‘First of all we want to find out proof. Then we try to find out, how do we measure this? What was the behaviour of this person, did he fit in with the concept irregardless of ethnic background? We need to know all the details. Thirdly we ask what the victim of this problem wants out of it. Does one want to tell a story, does this person want a compensation or gather information? Sometimes we also publish the report. In any case, we would like to take upon a legal strategy and get compensation. Some clubs also don’t want to go to court, because they don’t want to have a bad image.’

‘We can only battle racial discrimination by conducting tests on a regular basis and gathering enough proof to step to court.’ says Celine. Unfortunately, often it is very difficult to prove that it revolves around racial discrimination.

Discrimination and sexual orientation
Racial discrimination is not the only form present in the scene. Chris Phillips, organizer of Pornceptual, criticises the fact that there is still some sort of discrimination present against straight men. ‘It’s an obverse world,’ Chris says. ‘Often queer people are discriminated, but in queues for a techno club, it’s the other way around.’

‘It’s weird to live in one of the most free cities in the world where boundaries within sexuality have become blurred but where sexual orientation is still so important to getting into clubs.’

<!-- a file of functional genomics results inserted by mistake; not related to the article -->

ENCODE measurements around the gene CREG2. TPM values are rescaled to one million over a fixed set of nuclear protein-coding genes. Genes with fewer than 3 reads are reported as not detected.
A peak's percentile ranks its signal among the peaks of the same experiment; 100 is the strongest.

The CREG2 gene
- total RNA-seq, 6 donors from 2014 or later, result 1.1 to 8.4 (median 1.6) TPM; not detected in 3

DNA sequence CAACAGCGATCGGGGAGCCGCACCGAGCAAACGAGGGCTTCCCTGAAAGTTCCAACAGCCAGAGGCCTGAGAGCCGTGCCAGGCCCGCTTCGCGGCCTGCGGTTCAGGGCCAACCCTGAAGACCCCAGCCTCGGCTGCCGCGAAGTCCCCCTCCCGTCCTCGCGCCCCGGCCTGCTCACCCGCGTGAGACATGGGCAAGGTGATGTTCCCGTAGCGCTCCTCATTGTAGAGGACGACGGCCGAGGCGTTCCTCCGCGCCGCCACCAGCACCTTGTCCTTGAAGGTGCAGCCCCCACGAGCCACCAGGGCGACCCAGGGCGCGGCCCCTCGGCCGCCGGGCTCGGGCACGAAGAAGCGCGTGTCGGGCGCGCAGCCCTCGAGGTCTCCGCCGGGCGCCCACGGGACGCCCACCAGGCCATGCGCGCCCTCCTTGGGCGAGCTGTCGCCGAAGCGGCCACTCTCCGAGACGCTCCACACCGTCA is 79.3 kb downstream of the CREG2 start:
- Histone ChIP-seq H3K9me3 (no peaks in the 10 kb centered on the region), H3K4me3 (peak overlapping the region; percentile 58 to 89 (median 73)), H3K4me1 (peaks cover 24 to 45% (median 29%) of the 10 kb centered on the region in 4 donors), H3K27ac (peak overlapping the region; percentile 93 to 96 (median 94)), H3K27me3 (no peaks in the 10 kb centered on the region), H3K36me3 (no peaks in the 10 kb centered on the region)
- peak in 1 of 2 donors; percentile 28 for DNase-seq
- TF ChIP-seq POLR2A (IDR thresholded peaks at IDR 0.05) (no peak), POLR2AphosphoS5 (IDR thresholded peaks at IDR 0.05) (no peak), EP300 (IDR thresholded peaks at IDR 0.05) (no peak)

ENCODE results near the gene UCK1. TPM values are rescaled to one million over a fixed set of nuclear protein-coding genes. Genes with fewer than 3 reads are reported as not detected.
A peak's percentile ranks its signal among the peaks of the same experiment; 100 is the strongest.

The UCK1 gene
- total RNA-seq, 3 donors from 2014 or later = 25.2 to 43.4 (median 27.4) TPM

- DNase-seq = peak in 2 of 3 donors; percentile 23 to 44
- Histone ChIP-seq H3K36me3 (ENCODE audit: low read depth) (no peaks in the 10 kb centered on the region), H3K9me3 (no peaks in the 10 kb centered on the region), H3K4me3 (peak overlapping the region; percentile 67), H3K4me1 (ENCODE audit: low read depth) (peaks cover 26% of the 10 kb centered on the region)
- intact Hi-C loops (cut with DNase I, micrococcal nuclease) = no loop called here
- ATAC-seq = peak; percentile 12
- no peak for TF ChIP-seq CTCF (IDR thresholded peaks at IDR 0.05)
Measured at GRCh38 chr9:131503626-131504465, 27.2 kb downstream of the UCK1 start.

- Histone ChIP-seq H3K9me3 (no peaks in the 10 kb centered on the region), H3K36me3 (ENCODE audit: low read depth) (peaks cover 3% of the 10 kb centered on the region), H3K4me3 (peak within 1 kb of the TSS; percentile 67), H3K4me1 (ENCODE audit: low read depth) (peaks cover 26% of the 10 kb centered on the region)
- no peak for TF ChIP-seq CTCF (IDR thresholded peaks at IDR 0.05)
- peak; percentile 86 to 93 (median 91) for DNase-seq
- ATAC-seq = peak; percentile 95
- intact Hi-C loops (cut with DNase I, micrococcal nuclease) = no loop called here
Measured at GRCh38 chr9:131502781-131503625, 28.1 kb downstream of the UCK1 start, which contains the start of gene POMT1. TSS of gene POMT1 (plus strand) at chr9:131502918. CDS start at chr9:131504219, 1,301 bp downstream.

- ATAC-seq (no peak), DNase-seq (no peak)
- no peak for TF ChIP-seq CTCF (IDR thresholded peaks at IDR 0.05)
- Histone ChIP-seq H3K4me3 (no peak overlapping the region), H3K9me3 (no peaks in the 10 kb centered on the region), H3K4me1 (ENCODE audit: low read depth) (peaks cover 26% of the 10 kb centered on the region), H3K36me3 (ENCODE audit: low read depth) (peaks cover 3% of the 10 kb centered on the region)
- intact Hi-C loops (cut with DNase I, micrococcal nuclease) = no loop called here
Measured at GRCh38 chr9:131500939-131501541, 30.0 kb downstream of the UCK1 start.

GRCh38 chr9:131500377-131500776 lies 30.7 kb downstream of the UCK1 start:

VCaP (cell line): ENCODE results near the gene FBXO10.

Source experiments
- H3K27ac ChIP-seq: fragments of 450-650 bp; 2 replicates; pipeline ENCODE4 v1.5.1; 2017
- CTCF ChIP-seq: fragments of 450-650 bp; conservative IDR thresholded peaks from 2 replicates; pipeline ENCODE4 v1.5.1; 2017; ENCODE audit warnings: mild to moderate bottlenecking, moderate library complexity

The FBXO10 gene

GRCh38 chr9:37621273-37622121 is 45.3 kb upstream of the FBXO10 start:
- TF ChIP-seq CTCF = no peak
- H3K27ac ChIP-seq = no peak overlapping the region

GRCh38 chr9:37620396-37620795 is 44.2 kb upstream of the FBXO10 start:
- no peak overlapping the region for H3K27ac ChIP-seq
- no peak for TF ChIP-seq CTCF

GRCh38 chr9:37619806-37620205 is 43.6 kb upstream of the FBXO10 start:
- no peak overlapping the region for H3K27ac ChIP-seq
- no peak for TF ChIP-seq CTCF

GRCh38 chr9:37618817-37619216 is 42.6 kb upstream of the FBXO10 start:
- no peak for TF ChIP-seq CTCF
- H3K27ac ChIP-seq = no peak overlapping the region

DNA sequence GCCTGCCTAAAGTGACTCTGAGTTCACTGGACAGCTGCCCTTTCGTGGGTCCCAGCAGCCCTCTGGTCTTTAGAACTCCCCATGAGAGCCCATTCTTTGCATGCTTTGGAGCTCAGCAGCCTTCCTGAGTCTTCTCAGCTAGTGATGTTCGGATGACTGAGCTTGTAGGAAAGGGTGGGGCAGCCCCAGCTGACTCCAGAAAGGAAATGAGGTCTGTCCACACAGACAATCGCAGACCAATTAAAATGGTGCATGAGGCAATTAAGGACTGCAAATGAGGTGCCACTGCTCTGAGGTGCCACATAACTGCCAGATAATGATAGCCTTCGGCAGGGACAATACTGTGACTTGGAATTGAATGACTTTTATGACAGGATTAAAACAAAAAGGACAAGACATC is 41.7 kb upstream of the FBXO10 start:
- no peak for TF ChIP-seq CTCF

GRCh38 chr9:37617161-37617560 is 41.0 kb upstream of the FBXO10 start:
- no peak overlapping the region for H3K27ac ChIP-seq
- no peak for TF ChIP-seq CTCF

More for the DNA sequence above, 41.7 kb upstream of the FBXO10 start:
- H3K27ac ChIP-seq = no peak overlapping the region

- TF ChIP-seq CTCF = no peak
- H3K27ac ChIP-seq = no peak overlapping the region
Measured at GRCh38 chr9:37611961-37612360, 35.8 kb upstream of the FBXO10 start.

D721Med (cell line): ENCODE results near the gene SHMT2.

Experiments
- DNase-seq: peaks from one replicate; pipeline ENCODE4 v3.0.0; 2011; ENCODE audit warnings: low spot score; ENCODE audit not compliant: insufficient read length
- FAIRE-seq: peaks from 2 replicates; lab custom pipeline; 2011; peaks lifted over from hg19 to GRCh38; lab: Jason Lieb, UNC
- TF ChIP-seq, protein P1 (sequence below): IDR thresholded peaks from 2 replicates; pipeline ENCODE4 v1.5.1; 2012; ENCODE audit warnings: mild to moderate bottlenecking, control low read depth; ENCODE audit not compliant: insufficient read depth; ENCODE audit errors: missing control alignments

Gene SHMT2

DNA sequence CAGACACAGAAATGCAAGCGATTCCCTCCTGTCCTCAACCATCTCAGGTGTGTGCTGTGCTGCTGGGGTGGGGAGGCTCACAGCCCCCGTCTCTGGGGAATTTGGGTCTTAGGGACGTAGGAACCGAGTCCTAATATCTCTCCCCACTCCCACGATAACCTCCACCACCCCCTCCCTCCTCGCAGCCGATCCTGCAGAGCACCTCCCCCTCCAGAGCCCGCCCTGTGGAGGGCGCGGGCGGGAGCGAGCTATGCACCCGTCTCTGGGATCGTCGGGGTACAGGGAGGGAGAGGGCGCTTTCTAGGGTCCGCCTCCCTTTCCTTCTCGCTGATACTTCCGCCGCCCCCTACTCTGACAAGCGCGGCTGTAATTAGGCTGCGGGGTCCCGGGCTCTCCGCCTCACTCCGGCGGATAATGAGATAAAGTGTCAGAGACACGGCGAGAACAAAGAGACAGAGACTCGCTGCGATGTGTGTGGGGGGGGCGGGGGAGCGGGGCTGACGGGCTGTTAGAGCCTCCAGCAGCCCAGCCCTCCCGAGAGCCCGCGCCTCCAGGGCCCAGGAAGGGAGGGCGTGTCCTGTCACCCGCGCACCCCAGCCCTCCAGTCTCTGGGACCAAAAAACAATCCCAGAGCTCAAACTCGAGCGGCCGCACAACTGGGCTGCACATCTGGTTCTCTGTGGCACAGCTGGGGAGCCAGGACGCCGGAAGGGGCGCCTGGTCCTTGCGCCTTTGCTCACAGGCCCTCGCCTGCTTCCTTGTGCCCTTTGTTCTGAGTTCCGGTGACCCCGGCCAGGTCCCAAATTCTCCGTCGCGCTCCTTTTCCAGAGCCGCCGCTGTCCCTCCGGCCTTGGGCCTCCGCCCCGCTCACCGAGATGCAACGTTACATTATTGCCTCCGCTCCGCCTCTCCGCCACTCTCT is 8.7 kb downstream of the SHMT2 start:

According to Luis-Manuel Garcia this problem is in direct relation with minorities like LGBTQI+ and women that come to these spaces. To avoid possible intimidation and harassment from straight men they would face in some clubs. ‘When a lot of straight men gain access, a lot changes. You have to dose it.’ Garcia says.

Respectively, it can be said that it’s difficult to create a space where everyone is treated equally. This shows that there is still a lot of work to be done to encourage conversations about what decisions to make to create safe spaces for everyone with the goal of improving inclusiveness.

The only way to prevent discrimination and racism, is by sticking to letting people in on basis of ‘for the sake of the concept.’ This means an increase in effort of bouncers questioning people they doubt to get an impression whether these people are visiting these spaces for the right reasons.